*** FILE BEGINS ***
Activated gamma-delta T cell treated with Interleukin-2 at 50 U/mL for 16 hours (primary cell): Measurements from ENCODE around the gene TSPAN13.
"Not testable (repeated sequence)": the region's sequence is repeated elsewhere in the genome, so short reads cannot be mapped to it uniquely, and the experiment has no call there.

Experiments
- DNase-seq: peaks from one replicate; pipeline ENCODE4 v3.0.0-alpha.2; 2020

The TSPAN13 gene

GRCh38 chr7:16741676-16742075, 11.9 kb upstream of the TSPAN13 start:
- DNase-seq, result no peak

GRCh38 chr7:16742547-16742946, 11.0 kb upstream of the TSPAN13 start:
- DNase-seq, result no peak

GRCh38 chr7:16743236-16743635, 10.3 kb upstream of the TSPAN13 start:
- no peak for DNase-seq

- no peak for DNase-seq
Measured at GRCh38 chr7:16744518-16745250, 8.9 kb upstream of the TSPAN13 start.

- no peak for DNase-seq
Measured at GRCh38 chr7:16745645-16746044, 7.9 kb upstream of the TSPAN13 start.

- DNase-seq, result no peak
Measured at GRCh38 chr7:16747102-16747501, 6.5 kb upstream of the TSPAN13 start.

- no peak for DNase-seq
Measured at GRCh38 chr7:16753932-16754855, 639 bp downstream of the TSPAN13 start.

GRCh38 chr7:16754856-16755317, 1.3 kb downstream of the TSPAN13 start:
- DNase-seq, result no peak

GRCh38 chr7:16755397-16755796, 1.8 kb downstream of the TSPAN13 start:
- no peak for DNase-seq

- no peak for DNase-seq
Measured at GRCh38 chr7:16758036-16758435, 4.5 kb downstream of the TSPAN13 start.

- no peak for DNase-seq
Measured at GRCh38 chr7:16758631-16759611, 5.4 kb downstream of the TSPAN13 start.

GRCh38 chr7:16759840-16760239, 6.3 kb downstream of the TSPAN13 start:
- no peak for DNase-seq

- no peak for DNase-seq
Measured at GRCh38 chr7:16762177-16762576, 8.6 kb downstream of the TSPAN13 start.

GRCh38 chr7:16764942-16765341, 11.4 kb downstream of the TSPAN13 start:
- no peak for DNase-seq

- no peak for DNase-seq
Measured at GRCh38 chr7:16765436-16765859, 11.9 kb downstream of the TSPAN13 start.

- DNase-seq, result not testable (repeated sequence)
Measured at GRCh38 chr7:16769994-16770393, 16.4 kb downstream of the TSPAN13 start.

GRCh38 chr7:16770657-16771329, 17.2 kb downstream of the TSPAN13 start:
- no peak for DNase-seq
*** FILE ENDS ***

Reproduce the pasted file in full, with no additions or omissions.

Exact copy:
Activated gamma-delta T cell treated with Interleukin-2 at 50 U/mL for 16 hours (primary cell): Measurements from ENCODE around the gene TSPAN13.
"Not testable (repeated sequence)": the region's sequence is repeated elsewhere in the genome, so short reads cannot be mapped to it uniquely, and the experiment has no call there.

Experiments
- DNase-seq: peaks from one replicate; pipeline ENCODE4 v3.0.0-alpha.2; 2020

The TSPAN13 gene

GRCh38 chr7:16741676-16742075, 11.9 kb upstream of the TSPAN13 start:
- DNase-seq, result no peak

GRCh38 chr7:16742547-16742946, 11.0 kb upstream of the TSPAN13 start:
- DNase-seq, result no peak

GRCh38 chr7:16743236-16743635, 10.3 kb upstream of the TSPAN13 start:
- no peak for DNase-seq

- no peak for DNase-seq
Measured at GRCh38 chr7:16744518-16745250, 8.9 kb upstream of the TSPAN13 start.

- no peak for DNase-seq
Measured at GRCh38 chr7:16745645-16746044, 7.9 kb upstream of the TSPAN13 start.

- DNase-seq, result no peak
Measured at GRCh38 chr7:16747102-16747501, 6.5 kb upstream of the TSPAN13 start.

- no peak for DNase-seq
Measured at GRCh38 chr7:16753932-16754855, 639 bp downstream of the TSPAN13 start.

GRCh38 chr7:16754856-16755317, 1.3 kb downstream of the TSPAN13 start:
- DNase-seq, result no peak

GRCh38 chr7:16755397-16755796, 1.8 kb downstream of the TSPAN13 start:
- no peak for DNase-seq

- no peak for DNase-seq
Measured at GRCh38 chr7:16758036-16758435, 4.5 kb downstream of the TSPAN13 start.

- no peak for DNase-seq
Measured at GRCh38 chr7:16758631-16759611, 5.4 kb downstream of the TSPAN13 start.

GRCh38 chr7:16759840-16760239, 6.3 kb downstream of the TSPAN13 start:
- no peak for DNase-seq

- no peak for DNase-seq
Measured at GRCh38 chr7:16762177-16762576, 8.6 kb downstream of the TSPAN13 start.

GRCh38 chr7:16764942-16765341, 11.4 kb downstream of the TSPAN13 start:
- no peak for DNase-seq

- no peak for DNase-seq
Measured at GRCh38 chr7:16765436-16765859, 11.9 kb downstream of the TSPAN13 start.

- DNase-seq, result not testable (repeated sequence)
Measured at GRCh38 chr7:16769994-16770393, 16.4 kb downstream of the TSPAN13 start.

GRCh38 chr7:16770657-16771329, 17.2 kb downstream of the TSPAN13 start:
- no peak for DNase-seq